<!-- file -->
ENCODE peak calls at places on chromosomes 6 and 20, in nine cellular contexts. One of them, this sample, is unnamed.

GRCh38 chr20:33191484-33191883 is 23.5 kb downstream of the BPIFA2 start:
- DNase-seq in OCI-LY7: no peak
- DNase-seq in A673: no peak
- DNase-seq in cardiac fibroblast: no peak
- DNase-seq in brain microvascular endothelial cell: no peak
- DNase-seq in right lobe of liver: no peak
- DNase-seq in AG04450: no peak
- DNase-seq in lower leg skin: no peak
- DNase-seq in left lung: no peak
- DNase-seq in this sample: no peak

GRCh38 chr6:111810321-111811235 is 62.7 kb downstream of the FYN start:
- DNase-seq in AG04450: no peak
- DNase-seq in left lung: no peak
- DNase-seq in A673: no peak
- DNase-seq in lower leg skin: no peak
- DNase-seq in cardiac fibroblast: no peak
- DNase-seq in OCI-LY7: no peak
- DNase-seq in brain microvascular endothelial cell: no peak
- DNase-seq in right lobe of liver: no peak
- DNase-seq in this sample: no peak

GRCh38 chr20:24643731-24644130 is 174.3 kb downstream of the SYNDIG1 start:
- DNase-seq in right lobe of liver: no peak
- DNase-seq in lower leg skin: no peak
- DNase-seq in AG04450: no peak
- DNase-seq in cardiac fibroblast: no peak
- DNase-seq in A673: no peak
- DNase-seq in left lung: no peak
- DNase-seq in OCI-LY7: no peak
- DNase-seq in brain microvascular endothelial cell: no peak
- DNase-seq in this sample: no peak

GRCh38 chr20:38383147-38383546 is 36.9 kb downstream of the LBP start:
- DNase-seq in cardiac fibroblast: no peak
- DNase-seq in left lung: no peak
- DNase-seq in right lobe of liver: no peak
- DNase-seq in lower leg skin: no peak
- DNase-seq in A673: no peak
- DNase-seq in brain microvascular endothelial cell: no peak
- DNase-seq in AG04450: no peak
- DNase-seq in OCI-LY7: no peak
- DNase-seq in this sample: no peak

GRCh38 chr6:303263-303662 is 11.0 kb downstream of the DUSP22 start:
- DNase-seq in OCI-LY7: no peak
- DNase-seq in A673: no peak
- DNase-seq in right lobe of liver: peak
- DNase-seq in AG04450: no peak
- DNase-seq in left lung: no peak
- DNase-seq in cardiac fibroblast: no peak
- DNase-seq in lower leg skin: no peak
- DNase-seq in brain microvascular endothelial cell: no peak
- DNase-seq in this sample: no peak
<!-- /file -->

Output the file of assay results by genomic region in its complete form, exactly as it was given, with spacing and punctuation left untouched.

ENCODE peak calls at places on chromosomes 6 and 20, in nine cellular contexts. One of them, this sample, is unnamed.

GRCh38 chr20:33191484-33191883 is 23.5 kb downstream of the BPIFA2 start:
- DNase-seq in OCI-LY7: no peak
- DNase-seq in A673: no peak
- DNase-seq in cardiac fibroblast: no peak
- DNase-seq in brain microvascular endothelial cell: no peak
- DNase-seq in right lobe of liver: no peak
- DNase-seq in AG04450: no peak
- DNase-seq in lower leg skin: no peak
- DNase-seq in left lung: no peak
- DNase-seq in this sample: no peak

GRCh38 chr6:111810321-111811235 is 62.7 kb downstream of the FYN start:
- DNase-seq in AG04450: no peak
- DNase-seq in left lung: no peak
- DNase-seq in A673: no peak
- DNase-seq in lower leg skin: no peak
- DNase-seq in cardiac fibroblast: no peak
- DNase-seq in OCI-LY7: no peak
- DNase-seq in brain microvascular endothelial cell: no peak
- DNase-seq in right lobe of liver: no peak
- DNase-seq in this sample: no peak

GRCh38 chr20:24643731-24644130 is 174.3 kb downstream of the SYNDIG1 start:
- DNase-seq in right lobe of liver: no peak
- DNase-seq in lower leg skin: no peak
- DNase-seq in AG04450: no peak
- DNase-seq in cardiac fibroblast: no peak
- DNase-seq in A673: no peak
- DNase-seq in left lung: no peak
- DNase-seq in OCI-LY7: no peak
- DNase-seq in brain microvascular endothelial cell: no peak
- DNase-seq in this sample: no peak

GRCh38 chr20:38383147-38383546 is 36.9 kb downstream of the LBP start:
- DNase-seq in cardiac fibroblast: no peak
- DNase-seq in left lung: no peak
- DNase-seq in right lobe of liver: no peak
- DNase-seq in lower leg skin: no peak
- DNase-seq in A673: no peak
- DNase-seq in brain microvascular endothelial cell: no peak
- DNase-seq in AG04450: no peak
- DNase-seq in OCI-LY7: no peak
- DNase-seq in this sample: no peak

GRCh38 chr6:303263-303662 is 11.0 kb downstream of the DUSP22 start:
- DNase-seq in OCI-LY7: no peak
- DNase-seq in A673: no peak
- DNase-seq in right lobe of liver: peak
- DNase-seq in AG04450: no peak
- DNase-seq in left lung: no peak
- DNase-seq in cardiac fibroblast: no peak
- DNase-seq in lower leg skin: no peak
- DNase-seq in brain microvascular endothelial cell: no peak
- DNase-seq in this sample: no peak